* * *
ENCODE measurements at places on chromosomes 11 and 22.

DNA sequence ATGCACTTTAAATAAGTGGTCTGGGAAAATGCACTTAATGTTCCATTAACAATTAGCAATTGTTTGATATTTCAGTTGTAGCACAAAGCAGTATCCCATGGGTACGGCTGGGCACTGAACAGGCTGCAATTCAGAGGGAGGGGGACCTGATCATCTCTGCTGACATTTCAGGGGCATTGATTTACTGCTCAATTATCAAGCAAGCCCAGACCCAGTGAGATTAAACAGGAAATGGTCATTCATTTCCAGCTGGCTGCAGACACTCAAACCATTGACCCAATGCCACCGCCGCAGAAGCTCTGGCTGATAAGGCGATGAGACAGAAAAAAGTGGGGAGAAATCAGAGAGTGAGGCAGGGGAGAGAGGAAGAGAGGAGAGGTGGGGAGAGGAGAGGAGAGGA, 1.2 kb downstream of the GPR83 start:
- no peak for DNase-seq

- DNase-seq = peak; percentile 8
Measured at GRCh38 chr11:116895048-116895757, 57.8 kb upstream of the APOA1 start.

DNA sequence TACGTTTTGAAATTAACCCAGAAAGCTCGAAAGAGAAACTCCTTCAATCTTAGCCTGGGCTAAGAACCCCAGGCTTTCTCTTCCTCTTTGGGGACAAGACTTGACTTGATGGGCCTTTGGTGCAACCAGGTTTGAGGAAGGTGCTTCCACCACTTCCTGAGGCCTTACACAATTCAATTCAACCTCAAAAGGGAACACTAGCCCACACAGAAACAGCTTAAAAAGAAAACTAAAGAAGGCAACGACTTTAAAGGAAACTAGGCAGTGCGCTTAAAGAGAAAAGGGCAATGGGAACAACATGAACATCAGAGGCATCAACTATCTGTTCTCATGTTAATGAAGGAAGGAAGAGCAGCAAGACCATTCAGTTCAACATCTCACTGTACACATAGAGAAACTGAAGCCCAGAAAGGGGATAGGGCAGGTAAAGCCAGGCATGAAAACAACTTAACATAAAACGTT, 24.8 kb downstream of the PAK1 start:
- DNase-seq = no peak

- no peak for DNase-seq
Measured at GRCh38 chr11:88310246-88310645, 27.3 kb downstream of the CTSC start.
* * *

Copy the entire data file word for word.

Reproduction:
ENCODE measurements at places on chromosomes 11 and 22.

DNA sequence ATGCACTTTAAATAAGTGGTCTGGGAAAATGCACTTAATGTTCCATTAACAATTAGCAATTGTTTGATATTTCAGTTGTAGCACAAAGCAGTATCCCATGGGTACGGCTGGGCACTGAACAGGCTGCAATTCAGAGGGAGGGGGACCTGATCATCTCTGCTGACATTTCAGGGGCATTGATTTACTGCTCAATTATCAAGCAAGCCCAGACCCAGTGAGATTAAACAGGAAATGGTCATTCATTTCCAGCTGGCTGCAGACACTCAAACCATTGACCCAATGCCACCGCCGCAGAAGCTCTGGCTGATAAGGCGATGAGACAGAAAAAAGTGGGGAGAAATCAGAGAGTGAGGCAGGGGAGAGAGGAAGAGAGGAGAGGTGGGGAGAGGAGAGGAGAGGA, 1.2 kb downstream of the GPR83 start:
- no peak for DNase-seq

- DNase-seq = peak; percentile 8
Measured at GRCh38 chr11:116895048-116895757, 57.8 kb upstream of the APOA1 start.

DNA sequence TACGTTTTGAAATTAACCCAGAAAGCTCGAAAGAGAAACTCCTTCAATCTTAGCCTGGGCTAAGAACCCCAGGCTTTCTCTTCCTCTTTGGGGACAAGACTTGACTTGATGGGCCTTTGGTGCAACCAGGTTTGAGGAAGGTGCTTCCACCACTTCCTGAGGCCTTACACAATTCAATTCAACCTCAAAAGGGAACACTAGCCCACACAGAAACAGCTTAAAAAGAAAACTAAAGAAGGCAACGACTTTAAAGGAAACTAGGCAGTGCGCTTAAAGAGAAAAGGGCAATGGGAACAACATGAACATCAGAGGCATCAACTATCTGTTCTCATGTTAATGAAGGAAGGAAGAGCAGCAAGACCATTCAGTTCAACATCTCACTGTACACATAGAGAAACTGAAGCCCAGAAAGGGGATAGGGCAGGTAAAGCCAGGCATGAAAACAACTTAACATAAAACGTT, 24.8 kb downstream of the PAK1 start:
- DNase-seq = no peak

- no peak for DNase-seq
Measured at GRCh38 chr11:88310246-88310645, 27.3 kb downstream of the CTSC start.